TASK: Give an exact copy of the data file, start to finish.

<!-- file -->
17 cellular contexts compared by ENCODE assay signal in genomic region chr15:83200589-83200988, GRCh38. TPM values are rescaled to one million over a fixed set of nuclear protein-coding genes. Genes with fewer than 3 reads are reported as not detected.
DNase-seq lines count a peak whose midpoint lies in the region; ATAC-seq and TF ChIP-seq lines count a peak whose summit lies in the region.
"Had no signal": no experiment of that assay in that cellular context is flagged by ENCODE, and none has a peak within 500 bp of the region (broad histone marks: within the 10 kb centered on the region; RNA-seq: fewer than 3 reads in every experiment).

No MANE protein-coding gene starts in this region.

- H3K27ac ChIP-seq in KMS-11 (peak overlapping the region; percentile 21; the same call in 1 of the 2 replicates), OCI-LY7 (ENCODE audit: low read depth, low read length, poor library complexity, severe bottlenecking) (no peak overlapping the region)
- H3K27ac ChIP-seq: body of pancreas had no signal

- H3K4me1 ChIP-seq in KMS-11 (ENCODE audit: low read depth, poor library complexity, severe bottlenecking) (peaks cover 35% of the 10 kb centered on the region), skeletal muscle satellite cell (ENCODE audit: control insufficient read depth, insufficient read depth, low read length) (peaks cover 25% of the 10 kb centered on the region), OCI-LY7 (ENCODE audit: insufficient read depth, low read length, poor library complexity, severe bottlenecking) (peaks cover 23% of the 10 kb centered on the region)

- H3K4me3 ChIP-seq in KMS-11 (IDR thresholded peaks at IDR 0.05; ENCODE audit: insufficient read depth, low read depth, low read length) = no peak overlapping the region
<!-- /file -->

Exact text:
17 cellular contexts compared by ENCODE assay signal in genomic region chr15:83200589-83200988, GRCh38. TPM values are rescaled to one million over a fixed set of nuclear protein-coding genes. Genes with fewer than 3 reads are reported as not detected.
DNase-seq lines count a peak whose midpoint lies in the region; ATAC-seq and TF ChIP-seq lines count a peak whose summit lies in the region.
"Had no signal": no experiment of that assay in that cellular context is flagged by ENCODE, and none has a peak within 500 bp of the region (broad histone marks: within the 10 kb centered on the region; RNA-seq: fewer than 3 reads in every experiment).

No MANE protein-coding gene starts in this region.

- H3K27ac ChIP-seq in KMS-11 (peak overlapping the region; percentile 21; the same call in 1 of the 2 replicates), OCI-LY7 (ENCODE audit: low read depth, low read length, poor library complexity, severe bottlenecking) (no peak overlapping the region)
- H3K27ac ChIP-seq: body of pancreas had no signal

- H3K4me1 ChIP-seq in KMS-11 (ENCODE audit: low read depth, poor library complexity, severe bottlenecking) (peaks cover 35% of the 10 kb centered on the region), skeletal muscle satellite cell (ENCODE audit: control insufficient read depth, insufficient read depth, low read length) (peaks cover 25% of the 10 kb centered on the region), OCI-LY7 (ENCODE audit: insufficient read depth, low read length, poor library complexity, severe bottlenecking) (peaks cover 23% of the 10 kb centered on the region)

- H3K4me3 ChIP-seq in KMS-11 (IDR thresholded peaks at IDR 0.05; ENCODE audit: insufficient read depth, low read depth, low read length) = no peak overlapping the region